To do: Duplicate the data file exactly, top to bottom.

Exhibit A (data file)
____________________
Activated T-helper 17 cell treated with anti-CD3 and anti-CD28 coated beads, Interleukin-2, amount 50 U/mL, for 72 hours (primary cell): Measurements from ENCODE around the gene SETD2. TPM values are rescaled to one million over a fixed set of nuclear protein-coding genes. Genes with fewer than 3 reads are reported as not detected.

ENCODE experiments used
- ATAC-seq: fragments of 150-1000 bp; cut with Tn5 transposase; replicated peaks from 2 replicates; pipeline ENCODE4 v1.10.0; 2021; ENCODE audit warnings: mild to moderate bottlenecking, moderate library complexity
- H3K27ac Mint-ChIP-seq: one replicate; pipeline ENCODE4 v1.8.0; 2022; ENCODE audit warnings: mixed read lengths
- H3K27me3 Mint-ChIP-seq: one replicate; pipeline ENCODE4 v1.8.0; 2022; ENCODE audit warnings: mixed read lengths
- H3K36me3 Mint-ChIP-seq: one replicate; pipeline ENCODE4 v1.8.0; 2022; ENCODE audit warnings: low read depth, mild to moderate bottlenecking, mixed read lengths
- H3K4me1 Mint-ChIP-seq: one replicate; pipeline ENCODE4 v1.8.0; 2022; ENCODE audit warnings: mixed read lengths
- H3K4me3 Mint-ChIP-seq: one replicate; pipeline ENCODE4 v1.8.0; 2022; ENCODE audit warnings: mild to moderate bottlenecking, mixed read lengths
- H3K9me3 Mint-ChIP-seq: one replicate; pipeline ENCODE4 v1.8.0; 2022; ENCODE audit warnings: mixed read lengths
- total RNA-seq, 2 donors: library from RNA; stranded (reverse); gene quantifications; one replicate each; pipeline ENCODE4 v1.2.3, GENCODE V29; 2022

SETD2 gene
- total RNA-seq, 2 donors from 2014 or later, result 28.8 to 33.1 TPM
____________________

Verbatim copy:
Activated T-helper 17 cell treated with anti-CD3 and anti-CD28 coated beads, Interleukin-2, amount 50 U/mL, for 72 hours (primary cell): Measurements from ENCODE around the gene SETD2. TPM values are rescaled to one million over a fixed set of nuclear protein-coding genes. Genes with fewer than 3 reads are reported as not detected.

ENCODE experiments used
- ATAC-seq: fragments of 150-1000 bp; cut with Tn5 transposase; replicated peaks from 2 replicates; pipeline ENCODE4 v1.10.0; 2021; ENCODE audit warnings: mild to moderate bottlenecking, moderate library complexity
- H3K27ac Mint-ChIP-seq: one replicate; pipeline ENCODE4 v1.8.0; 2022; ENCODE audit warnings: mixed read lengths
- H3K27me3 Mint-ChIP-seq: one replicate; pipeline ENCODE4 v1.8.0; 2022; ENCODE audit warnings: mixed read lengths
- H3K36me3 Mint-ChIP-seq: one replicate; pipeline ENCODE4 v1.8.0; 2022; ENCODE audit warnings: low read depth, mild to moderate bottlenecking, mixed read lengths
- H3K4me1 Mint-ChIP-seq: one replicate; pipeline ENCODE4 v1.8.0; 2022; ENCODE audit warnings: mixed read lengths
- H3K4me3 Mint-ChIP-seq: one replicate; pipeline ENCODE4 v1.8.0; 2022; ENCODE audit warnings: mild to moderate bottlenecking, mixed read lengths
- H3K9me3 Mint-ChIP-seq: one replicate; pipeline ENCODE4 v1.8.0; 2022; ENCODE audit warnings: mixed read lengths
- total RNA-seq, 2 donors: library from RNA; stranded (reverse); gene quantifications; one replicate each; pipeline ENCODE4 v1.2.3, GENCODE V29; 2022

SETD2 gene
- total RNA-seq, 2 donors from 2014 or later, result 28.8 to 33.1 TPM